To read much of this logically reasoned if somewhat hermetic document (which, like the Unabomber’s previous communiqués, purported to be the product of an unknown underground group, “FC,” for “Freedom Club”) was in fact to be lulled into an impression that what changes the writer or writers had in mind could occur in a kind of geologic time, history’s great clock moving into another inexorable correction. A “revolution against the industrial system” was definitely advocated, but it need be neither violent (“This revolution may or may not make use of violence”) nor immediate: “It may be sudden or it may be a relatively gradual process spanning a few decades. We can’t predict any of that.”

The writer seemed modest to a fault, apologetic about his inadequate ability not only to predict all outcomes but to explain all terms, weave together all threads. Again and again, he did “not pretend” to offer “an accurate description,” only “a rough indication.” Consistently, he acknowledged the “many objections” that could be raised. Repeatedly, he fretted that the principles he presented were “expressed in imprecise language.” He ventured to present them at all “not as inviolable laws but as rules of thumb, or guides to thinking.” He recognized that his discussion had “a serious weakness,” regretted that it must remain “far from clear.” “Throughout this article,” he concluded,

…we’ve made imprecise statements and statements that ought to have had all sorts of qualifications and reservations attached to them; and some of our statements may be flatly false…. In a discussion of this kind one must rely heavily on intuitive judgment, and that can sometimes be wrong…. We don’t claim that this article expresses more than a crude approximation to the truth….

The question of whether or not Theodore Kaczynski was guilty of the acts for which he was charged or of which he was suspected became moot in January, when, having been judged legally competent to stand trial, he pled guilty in federal court in Sacramento to charges related to five bombings and admitted to the remaining eleven. The question of whether or not he was also mad, which came to dominate not only the aborted trial but a good deal of low-wattage attitudinizing in what passed for the national discourse, was dismissed by David Gelernter, the associate professor of computer science at Yale who in 1993 was severely injured and permanently maimed by one of the bombs and who by virtue of this event became a reliable quote on the subject, as a kind of speculation that could derive only from “our ‘don’t be judgmental’ perversity,” our “morally disastrous unwillingness to draw a sharp, hard line between good and evil,” in other words, our “moral depravity.”

This was interesting. The Unabomber, while we watched, had become a marker on the front lines of the culture wars, a convenient focus for woolly discontents about the criminal justice system and contemporary life in general, particularly that aspect of it repeatedly referred to on talk radio as “this anything-goes morality.” “The twentieth century is the crime scene,” Gelernter declared, and the blast that injured him had been “a reenactment of a far bigger one a generation earlier, which destroyed something basic in this society that has yet to be repaired.” The “tendency among some intellectuals and journalists to dignify with analysis the thinking of violent criminals has always struck me as low and contemptible,” he wrote in Time, apparently geared up by the crusade to pretty much jettison that part of the canon that had taken as its subject the mysteries of crime and punishment. To call the Unabomber mad, as Time had done when it referred to Kaczynski as a “mad genius,” Gelernter wrote in Drawing Life: Surviving the Unabomber, “went beyond funny and obnoxious into the realm of evil.”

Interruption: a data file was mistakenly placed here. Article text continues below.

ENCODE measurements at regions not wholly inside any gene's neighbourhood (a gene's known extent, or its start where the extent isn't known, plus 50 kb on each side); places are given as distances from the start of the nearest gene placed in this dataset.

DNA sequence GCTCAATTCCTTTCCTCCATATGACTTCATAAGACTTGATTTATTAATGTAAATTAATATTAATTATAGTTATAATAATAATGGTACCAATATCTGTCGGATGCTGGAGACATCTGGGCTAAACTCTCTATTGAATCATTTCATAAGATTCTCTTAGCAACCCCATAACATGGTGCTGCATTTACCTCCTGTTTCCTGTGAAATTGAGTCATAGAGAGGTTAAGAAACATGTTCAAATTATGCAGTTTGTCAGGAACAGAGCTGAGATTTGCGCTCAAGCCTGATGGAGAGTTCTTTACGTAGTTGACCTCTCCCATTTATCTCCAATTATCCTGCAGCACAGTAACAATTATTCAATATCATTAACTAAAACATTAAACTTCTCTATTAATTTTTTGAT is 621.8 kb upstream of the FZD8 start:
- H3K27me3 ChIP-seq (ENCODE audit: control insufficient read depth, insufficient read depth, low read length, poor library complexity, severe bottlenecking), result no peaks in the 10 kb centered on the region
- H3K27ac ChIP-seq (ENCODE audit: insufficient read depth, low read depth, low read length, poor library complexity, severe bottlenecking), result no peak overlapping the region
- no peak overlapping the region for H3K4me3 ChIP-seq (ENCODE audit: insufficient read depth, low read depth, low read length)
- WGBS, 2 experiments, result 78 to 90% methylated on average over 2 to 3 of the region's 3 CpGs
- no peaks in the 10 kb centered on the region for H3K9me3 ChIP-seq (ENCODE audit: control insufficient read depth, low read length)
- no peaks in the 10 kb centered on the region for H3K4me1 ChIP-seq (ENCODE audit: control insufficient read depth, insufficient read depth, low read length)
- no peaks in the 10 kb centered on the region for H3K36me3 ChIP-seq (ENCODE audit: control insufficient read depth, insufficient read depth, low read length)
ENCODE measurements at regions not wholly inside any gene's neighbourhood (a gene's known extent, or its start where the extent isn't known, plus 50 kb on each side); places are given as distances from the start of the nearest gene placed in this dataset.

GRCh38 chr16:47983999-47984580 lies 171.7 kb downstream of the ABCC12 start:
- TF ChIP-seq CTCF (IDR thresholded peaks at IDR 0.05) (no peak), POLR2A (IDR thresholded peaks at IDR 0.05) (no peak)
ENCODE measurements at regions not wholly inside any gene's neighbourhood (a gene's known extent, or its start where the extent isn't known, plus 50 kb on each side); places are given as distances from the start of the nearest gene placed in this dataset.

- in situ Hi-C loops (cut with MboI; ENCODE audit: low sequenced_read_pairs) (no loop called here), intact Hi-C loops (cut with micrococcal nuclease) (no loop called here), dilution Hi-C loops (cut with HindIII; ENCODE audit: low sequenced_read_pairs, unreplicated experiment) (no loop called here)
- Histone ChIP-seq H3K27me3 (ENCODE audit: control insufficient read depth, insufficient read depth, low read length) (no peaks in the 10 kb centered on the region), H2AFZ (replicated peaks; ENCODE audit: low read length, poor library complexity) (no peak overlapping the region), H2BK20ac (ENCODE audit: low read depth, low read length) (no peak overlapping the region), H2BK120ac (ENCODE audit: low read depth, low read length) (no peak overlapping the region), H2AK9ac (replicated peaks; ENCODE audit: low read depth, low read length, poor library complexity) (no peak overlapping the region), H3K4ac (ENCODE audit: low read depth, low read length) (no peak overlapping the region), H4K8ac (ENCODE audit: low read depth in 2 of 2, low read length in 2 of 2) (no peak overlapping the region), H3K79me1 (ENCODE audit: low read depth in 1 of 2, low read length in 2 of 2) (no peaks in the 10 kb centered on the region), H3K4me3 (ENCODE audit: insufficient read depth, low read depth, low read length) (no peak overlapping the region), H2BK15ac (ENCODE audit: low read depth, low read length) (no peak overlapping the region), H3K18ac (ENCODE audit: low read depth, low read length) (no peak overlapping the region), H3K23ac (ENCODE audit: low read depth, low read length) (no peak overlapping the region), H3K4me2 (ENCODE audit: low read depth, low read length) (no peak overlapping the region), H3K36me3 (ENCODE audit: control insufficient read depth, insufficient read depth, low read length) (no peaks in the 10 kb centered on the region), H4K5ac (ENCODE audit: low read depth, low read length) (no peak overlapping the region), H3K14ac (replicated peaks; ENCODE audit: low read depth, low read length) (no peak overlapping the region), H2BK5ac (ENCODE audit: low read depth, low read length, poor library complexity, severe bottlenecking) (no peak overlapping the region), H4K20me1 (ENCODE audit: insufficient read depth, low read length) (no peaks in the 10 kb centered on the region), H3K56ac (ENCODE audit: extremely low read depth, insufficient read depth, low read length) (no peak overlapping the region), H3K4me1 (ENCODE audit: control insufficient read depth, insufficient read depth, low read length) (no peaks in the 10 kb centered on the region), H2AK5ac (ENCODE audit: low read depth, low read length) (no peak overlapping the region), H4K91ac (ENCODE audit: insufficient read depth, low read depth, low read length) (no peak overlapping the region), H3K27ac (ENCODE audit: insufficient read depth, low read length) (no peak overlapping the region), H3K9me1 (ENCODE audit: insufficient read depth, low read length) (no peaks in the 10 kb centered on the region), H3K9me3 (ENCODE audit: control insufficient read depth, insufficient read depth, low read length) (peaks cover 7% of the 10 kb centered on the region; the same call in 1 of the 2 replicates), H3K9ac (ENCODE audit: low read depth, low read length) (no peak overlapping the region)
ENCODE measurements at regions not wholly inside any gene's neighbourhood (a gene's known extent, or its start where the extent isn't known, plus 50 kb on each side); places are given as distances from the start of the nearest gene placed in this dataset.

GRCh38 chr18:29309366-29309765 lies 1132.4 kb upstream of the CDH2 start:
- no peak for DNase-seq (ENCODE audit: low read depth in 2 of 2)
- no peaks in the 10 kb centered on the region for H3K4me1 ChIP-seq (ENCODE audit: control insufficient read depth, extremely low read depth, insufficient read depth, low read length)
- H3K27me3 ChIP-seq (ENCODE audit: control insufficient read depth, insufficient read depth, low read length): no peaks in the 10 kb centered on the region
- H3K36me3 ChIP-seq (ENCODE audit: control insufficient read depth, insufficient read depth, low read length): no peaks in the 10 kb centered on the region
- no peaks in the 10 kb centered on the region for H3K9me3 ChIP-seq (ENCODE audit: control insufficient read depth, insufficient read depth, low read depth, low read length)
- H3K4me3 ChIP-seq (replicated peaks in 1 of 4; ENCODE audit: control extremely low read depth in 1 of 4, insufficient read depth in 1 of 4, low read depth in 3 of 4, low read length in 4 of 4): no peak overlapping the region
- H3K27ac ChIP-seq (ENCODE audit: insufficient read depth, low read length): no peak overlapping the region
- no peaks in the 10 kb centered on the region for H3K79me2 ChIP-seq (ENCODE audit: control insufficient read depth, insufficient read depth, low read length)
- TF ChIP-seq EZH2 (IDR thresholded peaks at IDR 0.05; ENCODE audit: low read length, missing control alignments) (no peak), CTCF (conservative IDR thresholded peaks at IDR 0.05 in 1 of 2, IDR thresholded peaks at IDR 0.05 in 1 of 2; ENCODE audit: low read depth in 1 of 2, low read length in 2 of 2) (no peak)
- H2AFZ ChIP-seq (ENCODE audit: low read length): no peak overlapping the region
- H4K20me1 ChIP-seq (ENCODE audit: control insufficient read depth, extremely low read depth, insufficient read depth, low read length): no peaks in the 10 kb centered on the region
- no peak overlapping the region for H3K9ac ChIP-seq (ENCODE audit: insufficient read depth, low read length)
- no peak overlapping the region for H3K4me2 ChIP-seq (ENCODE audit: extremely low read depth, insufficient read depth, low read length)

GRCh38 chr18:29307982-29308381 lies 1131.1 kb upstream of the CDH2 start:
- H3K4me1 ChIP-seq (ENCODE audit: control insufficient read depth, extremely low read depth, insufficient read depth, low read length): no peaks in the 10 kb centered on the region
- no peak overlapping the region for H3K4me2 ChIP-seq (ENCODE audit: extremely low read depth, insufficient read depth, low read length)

Yet no one could have read the full text of the manifesto without witnessing a mind spiking past the point of no return. There was the document’s tabula rasa aspect, as if the writer had been tuning into the arguments of the past quarter century via shortwave and working obsessively to shape this garbled transmission to his thesis. There were the usual straw men, but they were lined up wrong. There were the familiar phrases, but to a different point. It had been generally assumed that someone who sent bombs to advance an aim most often described as “neo-Luddite” would share certain views with either the radical left or the radical right, but the author of this document, its full text made clear, shared views with neither, or both, or with no one at all.

The conservatives are fools,” he advised us. “They whine about the decay of traditional values, yet they enthusiastically support technological progress and economic growth. Apparently it never occurs to them that you can’t make rapid, drastic changes in the technology and the economy of a society without causing rapid changes in all other aspects of the society as well, and that such rapid changes inevitably break down traditional values.” If he held “the conservatives” in contempt, he also despised “leftists,” by which he meant “mainly socialists, collectivists, ‘politically correct’ types, feminists, gay and disability activists, animal rights activists and the like,” an assortment he collectively dismissed as “one of the most widespread manifestations of the craziness of our world.” Leftists, he wrote, as if his shortwave had been picking up transmissions from the Heritage Foundation,